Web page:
Essential facilities

economic-dictionary

Essential facilities are inputs (goods or services) offered exclusively by a monopolist, or by a very small number of vendors. That is, it is difficult or impossible to find a lower-priced substitute product.

In other words, these essential facilities are materials, services, or even facilities that companies must hire for their production process. Thus, you have one or a few alternatives.

It should be noted that essential facilities are key inputs in production. That is, they are basic raw materials to get the merchandise.

Without access to these facilities, companies cannot compete because there are no appropriate substitutes and it is not feasible for them to build the essential facility on their own.

Characteristics of essential facilities

Among the characteristics of the essential facilities are:

  • They are critical or essential inputs to manufacture the products that are sold to the end customer.
  • They are completely controlled by a monopolist or a very small group of companies (oligopoly).
  • It is not feasible to replicate the essential facility either because of its high cost or because technical issues prevent it.

Example of essential facility

An example of essential facility is the power distribution network that reaches the homes of final consumers. Without access to this network, electricity producers cannot sell their product and neither have the possibility to build another distribution network because the investment required is too expensive. Also, it is inefficient to have two parallel networks.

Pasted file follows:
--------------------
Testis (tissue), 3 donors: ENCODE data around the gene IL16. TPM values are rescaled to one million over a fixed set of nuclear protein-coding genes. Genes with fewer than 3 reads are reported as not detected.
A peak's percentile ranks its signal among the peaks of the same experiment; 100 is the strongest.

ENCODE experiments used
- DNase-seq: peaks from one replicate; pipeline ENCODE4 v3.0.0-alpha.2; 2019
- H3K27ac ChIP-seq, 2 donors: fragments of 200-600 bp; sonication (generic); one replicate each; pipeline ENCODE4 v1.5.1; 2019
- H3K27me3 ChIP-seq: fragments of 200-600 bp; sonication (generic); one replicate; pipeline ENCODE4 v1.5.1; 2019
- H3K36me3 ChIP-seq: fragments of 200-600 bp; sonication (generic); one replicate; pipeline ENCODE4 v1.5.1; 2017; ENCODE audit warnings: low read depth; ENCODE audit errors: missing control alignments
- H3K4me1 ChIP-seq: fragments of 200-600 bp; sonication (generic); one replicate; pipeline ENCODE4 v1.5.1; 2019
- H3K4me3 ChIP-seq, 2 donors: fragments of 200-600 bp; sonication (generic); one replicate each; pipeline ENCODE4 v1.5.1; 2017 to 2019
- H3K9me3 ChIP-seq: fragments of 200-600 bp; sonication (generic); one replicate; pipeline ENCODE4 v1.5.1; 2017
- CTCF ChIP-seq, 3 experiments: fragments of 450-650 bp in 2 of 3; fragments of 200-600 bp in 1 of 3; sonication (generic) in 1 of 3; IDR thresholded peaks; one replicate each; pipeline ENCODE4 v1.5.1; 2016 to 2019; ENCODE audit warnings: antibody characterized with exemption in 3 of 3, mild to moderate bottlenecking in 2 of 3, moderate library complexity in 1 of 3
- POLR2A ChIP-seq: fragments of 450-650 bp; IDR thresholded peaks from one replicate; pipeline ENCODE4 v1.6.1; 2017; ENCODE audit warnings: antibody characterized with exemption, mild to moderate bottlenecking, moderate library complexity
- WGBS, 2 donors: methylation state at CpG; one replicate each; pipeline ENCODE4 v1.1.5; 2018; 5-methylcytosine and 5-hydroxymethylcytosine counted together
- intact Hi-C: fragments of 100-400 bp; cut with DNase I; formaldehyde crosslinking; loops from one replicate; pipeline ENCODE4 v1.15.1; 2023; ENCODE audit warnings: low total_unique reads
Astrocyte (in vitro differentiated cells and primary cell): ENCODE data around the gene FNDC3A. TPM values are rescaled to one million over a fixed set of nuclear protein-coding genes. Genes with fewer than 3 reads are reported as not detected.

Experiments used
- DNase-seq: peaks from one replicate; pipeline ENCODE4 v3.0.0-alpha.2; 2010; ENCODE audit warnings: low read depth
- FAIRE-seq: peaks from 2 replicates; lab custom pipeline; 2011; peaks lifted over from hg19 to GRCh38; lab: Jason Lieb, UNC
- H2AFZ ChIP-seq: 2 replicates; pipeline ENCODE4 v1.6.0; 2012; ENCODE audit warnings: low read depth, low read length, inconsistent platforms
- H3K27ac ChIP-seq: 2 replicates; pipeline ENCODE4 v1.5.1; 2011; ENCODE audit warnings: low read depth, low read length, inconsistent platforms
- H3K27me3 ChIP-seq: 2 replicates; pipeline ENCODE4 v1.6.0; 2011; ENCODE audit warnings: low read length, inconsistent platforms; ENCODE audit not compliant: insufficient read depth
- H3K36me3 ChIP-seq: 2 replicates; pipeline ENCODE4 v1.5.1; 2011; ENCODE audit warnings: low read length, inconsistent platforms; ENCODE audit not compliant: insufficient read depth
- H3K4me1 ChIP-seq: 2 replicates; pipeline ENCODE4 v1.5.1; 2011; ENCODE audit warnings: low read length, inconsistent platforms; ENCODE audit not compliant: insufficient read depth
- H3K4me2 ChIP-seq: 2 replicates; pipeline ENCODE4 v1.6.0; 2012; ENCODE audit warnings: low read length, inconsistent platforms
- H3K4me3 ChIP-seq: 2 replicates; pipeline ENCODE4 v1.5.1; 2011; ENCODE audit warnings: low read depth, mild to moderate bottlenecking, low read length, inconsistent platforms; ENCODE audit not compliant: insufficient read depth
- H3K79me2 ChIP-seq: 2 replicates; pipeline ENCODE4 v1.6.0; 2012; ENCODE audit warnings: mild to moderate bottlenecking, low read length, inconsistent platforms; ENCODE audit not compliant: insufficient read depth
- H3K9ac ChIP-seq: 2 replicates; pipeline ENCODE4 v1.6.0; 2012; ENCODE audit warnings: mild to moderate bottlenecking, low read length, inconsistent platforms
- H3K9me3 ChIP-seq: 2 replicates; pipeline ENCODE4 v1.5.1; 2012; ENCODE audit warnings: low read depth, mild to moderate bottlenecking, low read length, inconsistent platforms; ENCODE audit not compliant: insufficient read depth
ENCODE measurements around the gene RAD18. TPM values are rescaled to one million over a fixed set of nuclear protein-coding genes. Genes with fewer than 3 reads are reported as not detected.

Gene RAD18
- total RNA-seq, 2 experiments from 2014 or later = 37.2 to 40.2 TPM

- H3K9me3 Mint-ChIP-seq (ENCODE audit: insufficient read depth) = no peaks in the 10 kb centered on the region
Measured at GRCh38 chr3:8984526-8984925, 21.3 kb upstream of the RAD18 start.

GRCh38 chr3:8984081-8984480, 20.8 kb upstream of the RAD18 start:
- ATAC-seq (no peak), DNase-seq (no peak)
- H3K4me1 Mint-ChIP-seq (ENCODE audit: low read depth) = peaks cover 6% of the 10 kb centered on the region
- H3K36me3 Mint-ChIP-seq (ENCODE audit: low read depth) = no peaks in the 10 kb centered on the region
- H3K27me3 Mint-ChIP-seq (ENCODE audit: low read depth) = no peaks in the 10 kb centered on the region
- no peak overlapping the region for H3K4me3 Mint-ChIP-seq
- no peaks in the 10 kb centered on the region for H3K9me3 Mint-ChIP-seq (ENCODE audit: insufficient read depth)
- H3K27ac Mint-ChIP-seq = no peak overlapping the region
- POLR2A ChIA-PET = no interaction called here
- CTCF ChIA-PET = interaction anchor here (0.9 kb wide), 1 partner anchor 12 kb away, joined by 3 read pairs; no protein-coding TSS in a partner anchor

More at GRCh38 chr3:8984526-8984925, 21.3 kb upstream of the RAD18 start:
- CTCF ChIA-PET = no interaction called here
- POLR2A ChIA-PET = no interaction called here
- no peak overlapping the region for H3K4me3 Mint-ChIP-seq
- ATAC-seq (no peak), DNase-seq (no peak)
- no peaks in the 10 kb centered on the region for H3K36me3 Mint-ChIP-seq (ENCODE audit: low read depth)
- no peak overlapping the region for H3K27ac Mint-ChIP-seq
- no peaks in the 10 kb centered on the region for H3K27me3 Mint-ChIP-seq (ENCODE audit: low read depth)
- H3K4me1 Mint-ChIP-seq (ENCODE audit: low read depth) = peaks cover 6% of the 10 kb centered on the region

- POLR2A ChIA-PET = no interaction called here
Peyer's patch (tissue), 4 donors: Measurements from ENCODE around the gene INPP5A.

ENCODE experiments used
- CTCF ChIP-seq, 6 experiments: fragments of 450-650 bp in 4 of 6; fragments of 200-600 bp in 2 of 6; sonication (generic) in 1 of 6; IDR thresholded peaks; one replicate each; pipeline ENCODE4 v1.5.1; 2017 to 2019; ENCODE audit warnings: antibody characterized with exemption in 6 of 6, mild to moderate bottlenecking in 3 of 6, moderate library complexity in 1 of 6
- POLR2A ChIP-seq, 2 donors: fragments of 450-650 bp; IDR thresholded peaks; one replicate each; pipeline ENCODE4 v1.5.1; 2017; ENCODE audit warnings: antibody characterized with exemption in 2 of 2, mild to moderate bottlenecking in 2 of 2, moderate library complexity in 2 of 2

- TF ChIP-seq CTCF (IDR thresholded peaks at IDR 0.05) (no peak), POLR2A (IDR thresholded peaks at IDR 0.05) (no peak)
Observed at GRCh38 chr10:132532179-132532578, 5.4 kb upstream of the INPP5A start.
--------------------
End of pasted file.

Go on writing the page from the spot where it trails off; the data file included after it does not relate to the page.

Another example of essential ease in the field of telecommunications is access to the network of the dominant company (with greater market share and / or with greater seniority). Without access to these networks, telephone companies and Internert cannot offer their service. In turn, they cannot build an alternative network.

Concerns about essential facilities

When a company controls an essential facility while competing at the retail or retail level, it may have the incentive to limit access to new companies. Then you can apply unfair practices such as imposing a fee well below the cost of production.

This is known as a predatory pricing strategy. Its objective is to discourage new companies from entering the market.

In these cases, access to the essential facility becomes a matter of public interest. In this way, the government imposes obligations on the owners of essential facilities to grant access under reasonable conditions and prices.

Tags:  present USA banking 

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